Brussels car parks must install electric vehicle charging points by 2025

When it comes to making the switch to greener vehicles, Brussels moves ahead. To better serve electric vehicles, the Brussels region has now ordered that all car parks install a number of charging points by 2025.

A recent study found that the people of Brussels are more likely to go electric than in any other part of the country, with 18% of motorists driving an electric car (10% more than the national average). To entice more people to make the switch to these less polluting means of transport, it is vital to have the infrastructure to make them appealing.

"Encouraging more sustainable mobility is central to ensuring cleaner air for the people of Brussels and thus improving their health," said Alain Maron, Brussels minister for Climate Transition and the Environment.
"The Brussels government is committed to supporting the people of Brussels in their switch to electric vehicles by offering more and more charging stations in all districts. With this decree, we will offer more charging points in car parks so that everyone has an easily accessible charging solution."

Responding to demand

In three years, any motorist entering a car park in the capital should be able to find a charging point. As stated in a decree adopted by the government, all car parks in the Capital Region of ten spaces or larger will have to have a minimum number of electric charging points installed.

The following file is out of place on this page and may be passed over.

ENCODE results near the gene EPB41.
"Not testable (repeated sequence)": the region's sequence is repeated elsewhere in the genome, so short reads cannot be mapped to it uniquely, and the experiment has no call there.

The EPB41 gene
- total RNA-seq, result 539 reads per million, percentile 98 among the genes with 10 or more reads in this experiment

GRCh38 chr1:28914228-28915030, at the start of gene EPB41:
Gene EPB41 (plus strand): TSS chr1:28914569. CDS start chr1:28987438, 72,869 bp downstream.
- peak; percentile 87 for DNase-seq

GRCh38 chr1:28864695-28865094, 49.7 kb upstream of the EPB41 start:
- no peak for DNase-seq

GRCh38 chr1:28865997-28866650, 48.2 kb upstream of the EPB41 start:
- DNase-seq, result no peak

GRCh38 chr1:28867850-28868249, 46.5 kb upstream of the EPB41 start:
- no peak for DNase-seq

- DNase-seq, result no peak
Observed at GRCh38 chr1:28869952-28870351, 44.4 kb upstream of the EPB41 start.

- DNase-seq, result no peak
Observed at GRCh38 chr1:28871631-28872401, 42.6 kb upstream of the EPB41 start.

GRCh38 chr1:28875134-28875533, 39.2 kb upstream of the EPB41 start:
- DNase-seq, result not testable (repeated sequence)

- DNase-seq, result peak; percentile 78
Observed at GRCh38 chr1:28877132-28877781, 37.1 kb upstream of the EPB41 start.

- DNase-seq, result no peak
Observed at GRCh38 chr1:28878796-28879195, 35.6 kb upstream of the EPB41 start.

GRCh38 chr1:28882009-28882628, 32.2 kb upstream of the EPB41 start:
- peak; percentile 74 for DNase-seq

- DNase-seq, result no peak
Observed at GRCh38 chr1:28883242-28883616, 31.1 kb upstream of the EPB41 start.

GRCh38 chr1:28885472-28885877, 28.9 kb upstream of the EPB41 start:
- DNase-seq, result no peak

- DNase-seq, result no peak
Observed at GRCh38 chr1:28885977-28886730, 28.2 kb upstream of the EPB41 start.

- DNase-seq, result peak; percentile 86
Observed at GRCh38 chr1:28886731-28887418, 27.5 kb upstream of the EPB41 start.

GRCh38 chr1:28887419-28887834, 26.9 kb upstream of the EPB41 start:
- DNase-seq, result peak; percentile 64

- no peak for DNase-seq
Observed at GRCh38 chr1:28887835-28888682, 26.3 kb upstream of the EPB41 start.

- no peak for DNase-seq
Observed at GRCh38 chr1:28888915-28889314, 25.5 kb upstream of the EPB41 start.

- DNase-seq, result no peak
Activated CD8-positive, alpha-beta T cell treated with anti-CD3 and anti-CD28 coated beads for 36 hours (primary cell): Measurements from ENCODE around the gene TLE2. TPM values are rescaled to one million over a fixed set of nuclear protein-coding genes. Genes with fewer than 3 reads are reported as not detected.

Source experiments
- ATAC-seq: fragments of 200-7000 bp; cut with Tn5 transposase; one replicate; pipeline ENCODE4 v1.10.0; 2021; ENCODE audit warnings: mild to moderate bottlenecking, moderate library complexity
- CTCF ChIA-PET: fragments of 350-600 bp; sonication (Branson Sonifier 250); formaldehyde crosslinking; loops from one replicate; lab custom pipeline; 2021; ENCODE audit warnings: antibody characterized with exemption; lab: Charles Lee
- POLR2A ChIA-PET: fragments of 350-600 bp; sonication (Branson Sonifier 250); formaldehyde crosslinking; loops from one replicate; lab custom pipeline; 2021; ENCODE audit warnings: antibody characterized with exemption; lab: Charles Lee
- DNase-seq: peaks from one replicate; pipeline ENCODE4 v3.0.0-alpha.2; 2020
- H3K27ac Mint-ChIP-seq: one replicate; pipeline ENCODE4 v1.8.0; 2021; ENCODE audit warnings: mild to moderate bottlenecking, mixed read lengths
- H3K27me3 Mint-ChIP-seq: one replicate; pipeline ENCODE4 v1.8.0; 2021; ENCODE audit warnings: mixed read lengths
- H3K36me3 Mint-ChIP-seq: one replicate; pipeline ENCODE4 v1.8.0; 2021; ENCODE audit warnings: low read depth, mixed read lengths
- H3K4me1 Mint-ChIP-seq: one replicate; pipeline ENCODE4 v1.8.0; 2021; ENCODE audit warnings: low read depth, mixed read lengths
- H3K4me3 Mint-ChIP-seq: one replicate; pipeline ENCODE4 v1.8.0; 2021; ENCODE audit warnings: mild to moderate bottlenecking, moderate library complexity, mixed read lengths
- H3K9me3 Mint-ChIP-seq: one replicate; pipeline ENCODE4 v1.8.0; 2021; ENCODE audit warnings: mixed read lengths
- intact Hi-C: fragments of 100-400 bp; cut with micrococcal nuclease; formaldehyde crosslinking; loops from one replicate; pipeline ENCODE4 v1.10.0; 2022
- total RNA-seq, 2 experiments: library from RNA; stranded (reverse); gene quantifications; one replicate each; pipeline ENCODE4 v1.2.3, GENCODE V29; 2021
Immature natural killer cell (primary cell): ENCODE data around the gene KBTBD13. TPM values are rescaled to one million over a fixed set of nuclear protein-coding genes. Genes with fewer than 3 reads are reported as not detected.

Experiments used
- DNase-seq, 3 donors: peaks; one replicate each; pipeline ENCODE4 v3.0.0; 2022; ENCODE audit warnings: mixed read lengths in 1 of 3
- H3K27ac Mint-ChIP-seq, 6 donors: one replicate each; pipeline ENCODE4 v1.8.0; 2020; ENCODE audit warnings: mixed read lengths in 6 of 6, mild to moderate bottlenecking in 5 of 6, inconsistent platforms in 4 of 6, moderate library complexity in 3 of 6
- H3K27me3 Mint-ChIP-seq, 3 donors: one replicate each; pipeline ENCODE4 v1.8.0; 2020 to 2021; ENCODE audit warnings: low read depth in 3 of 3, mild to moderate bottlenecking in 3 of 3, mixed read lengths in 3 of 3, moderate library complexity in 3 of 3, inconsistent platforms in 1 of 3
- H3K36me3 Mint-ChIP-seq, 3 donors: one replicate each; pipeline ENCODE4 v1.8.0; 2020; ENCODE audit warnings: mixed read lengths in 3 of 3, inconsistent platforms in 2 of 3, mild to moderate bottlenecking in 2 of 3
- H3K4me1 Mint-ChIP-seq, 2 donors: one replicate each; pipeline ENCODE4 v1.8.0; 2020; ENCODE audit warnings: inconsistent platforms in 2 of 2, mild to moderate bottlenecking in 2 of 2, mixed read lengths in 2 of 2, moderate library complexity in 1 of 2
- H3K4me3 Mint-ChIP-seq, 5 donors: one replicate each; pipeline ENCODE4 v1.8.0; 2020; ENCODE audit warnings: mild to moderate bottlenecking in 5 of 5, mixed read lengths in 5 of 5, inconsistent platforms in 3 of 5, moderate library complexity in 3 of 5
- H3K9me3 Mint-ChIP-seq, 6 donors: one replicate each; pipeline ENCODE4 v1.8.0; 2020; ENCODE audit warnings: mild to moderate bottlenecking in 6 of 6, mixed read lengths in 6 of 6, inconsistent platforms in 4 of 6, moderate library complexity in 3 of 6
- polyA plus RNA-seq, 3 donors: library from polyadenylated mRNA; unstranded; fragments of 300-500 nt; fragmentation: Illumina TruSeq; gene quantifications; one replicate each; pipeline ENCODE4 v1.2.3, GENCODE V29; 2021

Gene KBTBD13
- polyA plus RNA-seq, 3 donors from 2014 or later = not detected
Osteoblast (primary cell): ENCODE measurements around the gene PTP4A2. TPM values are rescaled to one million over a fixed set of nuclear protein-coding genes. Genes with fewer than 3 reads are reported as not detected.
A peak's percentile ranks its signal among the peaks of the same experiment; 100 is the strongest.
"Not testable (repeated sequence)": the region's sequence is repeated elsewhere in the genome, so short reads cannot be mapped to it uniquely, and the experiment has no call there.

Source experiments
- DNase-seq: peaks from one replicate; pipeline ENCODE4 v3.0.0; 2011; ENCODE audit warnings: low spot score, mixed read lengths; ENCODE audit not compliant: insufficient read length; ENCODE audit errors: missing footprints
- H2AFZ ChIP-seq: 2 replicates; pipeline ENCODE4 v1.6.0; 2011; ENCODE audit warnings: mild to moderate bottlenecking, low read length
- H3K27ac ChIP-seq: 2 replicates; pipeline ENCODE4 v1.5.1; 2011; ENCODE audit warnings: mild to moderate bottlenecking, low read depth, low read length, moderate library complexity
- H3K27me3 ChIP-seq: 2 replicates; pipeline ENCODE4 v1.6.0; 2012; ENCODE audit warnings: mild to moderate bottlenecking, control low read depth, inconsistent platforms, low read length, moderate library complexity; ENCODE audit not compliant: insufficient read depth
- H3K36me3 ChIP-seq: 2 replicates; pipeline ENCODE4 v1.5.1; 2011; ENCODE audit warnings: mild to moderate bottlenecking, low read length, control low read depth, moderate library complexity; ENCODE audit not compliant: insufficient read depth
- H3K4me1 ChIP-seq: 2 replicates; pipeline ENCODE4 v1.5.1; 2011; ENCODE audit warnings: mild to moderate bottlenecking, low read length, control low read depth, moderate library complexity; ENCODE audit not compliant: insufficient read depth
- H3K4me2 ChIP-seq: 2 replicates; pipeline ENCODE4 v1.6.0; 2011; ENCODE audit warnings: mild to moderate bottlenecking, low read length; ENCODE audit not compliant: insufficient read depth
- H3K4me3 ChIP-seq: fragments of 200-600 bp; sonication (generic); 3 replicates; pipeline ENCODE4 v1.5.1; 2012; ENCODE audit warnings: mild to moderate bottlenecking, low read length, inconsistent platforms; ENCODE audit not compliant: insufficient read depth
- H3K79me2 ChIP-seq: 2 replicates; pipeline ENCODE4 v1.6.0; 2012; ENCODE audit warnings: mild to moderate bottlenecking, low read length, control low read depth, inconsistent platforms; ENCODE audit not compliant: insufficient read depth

By 2025, office car parks will have to provide at least 10% of parking spaces with recharging facilities by 1 January 2025 and 20% by 1 January 2030. For public car parks, this quota is set at 5% by 2025 and 10% by 2030.

The Brussels government first decided to push for charging points for electric vehicles in 2020. The aim is to have 22,000 publicly-accessible charging points by 2035 – 20,000 more than are already available.

Aside from responding to the growing need for these charging points, the decision is also driven by the government's bid to fight against climate change and tackle the severity of air pollution in the region, which is mainly caused by road traffic and every year sees almost 1,000 Brussels residents die prematurely each year.

For this purpose, the region is also deploying a range of solutions to enable everyone to move around without polluting, including large-scale investment in public transport, the development of cycling and pedestrian infrastructure, shared mobility, and transit parking, among others.




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